These well-established principles are at odds with the “Energy Model,” which explains upticks in LDL as caused by remnant cholesterol in insulin sensitive patients.

When confronted with a patient case study by Peter Attia named Craig Moffitt, Dave couldn’t explain why his LDL had increased using the Energy Model while also respecting mass balance.

Where did Moffitt get his cholesterol?

The LMHR is always someone who is absorbing more, clearing less, or making more cholesterol in response to dietary changes, often with clear genetic explanations. They are never seeing elevated LDL due to trafficking energy, which is not possible based on simple mass balance.

LMHR Hyper Absorber?

For example, consider this case report and accompanying study published in the Journal of Clinical Lipidology. A 13 year old presented with LDL-C of 679 mg/dl due to loss of function in the ABCG5/8 genes.

When he was placed on a low sterol and cholesterol diet, a statin and zetia, his LDL-C dropped to 60 mg/dl. This is a kid with sitosterolemia and is an extreme case.

However, in evaluating 200,000 plus subjects, the study authors found that in subjects with LDL-C >190mg/dl, 4% had sitosterol levels at the 99th percentile.

Consider that for a moment. These data demonstrate that at least a segment of the LMHR population sees very high LDL due to hyper-absorption, their high LDL has nothing to do with the Energy Model. Elevated LDL in these individuals would be explained by the very high levels of plant sterol in their blood which is a proxy marker for cholesterol absorption.

If the LMHR group uniformly dug into genetics and the results of sterol panels, each case would slowly drop away into one of three alternative explanations:

  • Greater absorption (Elevated sitosterol, ABCG5/8 SNPs, Zetia)
  • Greater synthesis (Elevated desmosterol, APOE, PPARA, PPARG SNPs, Statin)
  • Reduced clearance (Estimated with baseline changes in absorption and synthesis, PCSK9 inhibitor)

The genes, biomarkers, and pharmaceutical interventions all line up in clear opposition to Dave’s theory.

Dave Feldman’s response

We invited Dave on the Gene Food YouTube channel to respond to this blog, but he passed. His response on Twitter is embedded below. I want to emphasize that this piece is not a personal attack on Dave; he seems sincere. However, members of our community ask us about the “Energy Model” all the time, and we wanted to have a few pieces of content to point them to, hence this post.

Ken Berry, MD, a well known advocate of low-carb diets on YouTube, also commented on this blog post on Twitter. When we asked Dr. Barry to identify alleged factual errors, he didn’t reply.

Challenge your assumptions

If you are someone struggling with these issues and looking in good faith for the reason you are seeing elevated LDL, I invite you to:

When the Energy Model’s position paper acknowledges LDL’s causal role in heart disease, it seems like an unacceptable risk to walk around with these crazy high numbers just to maintain tribal affiliation.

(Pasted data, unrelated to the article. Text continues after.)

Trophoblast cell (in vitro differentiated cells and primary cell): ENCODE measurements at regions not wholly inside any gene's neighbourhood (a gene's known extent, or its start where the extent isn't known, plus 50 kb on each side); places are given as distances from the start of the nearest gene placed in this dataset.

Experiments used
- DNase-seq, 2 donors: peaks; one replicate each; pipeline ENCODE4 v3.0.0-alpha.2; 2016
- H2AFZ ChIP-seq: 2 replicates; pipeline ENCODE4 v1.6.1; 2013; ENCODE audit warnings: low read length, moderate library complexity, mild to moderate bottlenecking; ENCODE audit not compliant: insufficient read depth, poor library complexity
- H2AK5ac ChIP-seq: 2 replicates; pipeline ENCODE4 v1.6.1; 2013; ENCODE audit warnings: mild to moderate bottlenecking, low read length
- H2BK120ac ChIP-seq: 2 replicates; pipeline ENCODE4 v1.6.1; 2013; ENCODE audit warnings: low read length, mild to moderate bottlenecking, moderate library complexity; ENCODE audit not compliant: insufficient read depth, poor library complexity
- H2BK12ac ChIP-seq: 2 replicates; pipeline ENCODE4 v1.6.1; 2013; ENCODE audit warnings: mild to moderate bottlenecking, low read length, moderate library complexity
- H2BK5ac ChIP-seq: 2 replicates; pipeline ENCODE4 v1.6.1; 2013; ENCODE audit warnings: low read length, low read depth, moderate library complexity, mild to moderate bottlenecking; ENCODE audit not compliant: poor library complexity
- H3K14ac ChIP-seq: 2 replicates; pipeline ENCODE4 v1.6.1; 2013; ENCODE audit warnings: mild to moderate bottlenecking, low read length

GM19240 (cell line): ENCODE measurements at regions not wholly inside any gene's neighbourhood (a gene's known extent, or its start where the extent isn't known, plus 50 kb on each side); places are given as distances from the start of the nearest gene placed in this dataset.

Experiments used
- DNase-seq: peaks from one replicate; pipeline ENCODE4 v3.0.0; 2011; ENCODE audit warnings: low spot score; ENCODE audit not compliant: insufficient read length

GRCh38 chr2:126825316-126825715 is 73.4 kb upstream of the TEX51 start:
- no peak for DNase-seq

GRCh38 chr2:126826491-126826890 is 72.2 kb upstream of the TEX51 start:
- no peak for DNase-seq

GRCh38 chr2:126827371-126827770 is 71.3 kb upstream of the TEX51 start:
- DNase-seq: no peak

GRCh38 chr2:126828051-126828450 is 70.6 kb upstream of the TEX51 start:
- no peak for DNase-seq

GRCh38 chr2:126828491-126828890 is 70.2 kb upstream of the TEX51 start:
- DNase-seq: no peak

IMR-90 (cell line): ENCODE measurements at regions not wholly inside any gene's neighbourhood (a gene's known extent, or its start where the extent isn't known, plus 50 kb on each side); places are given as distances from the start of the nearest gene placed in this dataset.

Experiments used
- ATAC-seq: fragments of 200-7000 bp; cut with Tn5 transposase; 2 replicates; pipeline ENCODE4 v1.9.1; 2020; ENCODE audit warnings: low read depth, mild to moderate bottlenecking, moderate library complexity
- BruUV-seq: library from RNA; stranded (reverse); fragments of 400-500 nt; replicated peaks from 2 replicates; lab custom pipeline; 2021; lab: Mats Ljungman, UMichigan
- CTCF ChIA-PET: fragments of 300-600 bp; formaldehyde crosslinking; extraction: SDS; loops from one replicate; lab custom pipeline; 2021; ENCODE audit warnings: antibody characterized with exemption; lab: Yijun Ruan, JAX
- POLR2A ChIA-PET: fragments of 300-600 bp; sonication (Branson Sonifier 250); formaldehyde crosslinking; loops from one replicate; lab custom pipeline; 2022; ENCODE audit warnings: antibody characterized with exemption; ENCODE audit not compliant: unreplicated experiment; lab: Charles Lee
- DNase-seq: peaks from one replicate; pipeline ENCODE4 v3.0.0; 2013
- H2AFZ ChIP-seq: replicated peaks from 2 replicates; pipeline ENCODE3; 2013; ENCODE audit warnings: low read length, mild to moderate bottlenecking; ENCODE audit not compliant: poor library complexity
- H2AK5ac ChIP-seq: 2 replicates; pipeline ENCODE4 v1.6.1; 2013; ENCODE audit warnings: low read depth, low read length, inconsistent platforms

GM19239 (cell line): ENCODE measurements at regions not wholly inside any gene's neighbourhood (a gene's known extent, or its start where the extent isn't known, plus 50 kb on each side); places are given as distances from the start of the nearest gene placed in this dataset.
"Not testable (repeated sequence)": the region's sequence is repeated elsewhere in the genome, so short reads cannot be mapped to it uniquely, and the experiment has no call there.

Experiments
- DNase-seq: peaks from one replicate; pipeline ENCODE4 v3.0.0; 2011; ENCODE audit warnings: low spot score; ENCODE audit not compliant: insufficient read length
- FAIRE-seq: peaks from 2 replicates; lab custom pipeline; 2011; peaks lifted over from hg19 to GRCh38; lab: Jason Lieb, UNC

If you’re on the fence about the dangers of high LDL, watch my interview with nationally recognized lipid expert Dr. Tom Dayspring.

John O'Connor

John O'Connor is the founder of Gene Food, a nutrigenomic startup helping people all over the world personalize nutrition. John is the host of the Gene Food Podcast and a health coach trained at Duke's Integrative Medicine Program. Read his full bio here.

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  1. Steve Brecher says:

    I’ve been following Dave for a few months because I’m intrigued by the LEM (without actually understanding it) and the LMHR phenomenon, and I have grown to respect his integrity. I have no dog on this field. I don’t eat HF or keto. Dave is correct that “believes even these catastrophically high LDL levels aren’t anything to worry about as long as the patient is insulin-sensitive” is an incorrect characterization. AFAIK he has not said or implied that “belief.” He is too careful to say something like that without evidence. So maybe if you correct that statement he would engage with the details of this article? That might help ignoramuses like me learn something.

    • Steve, thanks for the comment. I could tell that that statement was one of the things that Dave’s camp was upset by, so I added nuance to the piece. Having said that, if you read some of his comments about the longevity potential for LMHR who fit into the triad (high LDL-C, low TG high HDL) it’s really not that far off tbh.

      In Dave’s interview with cardiologist Dr. Ethan Weiss, at the 1:00:27 mark, he says that LMHR may see “lower all-cause mortality with higher LDL when you have the triad; I think it’s quite possible.”

      He is walking a very tightrope.

      As far as having Dave or the low-carb community engage with this content, our social media team and I had enough of just the little we saw on Twitter today. Sadly, we don’t feel a YouTube session would be productive and are no longer interested in interviewing Dave or any of his acolytes. Having said that, Dave seems like a nice dude, and I would be happy to have a beer with him (maybe a very low carb beer).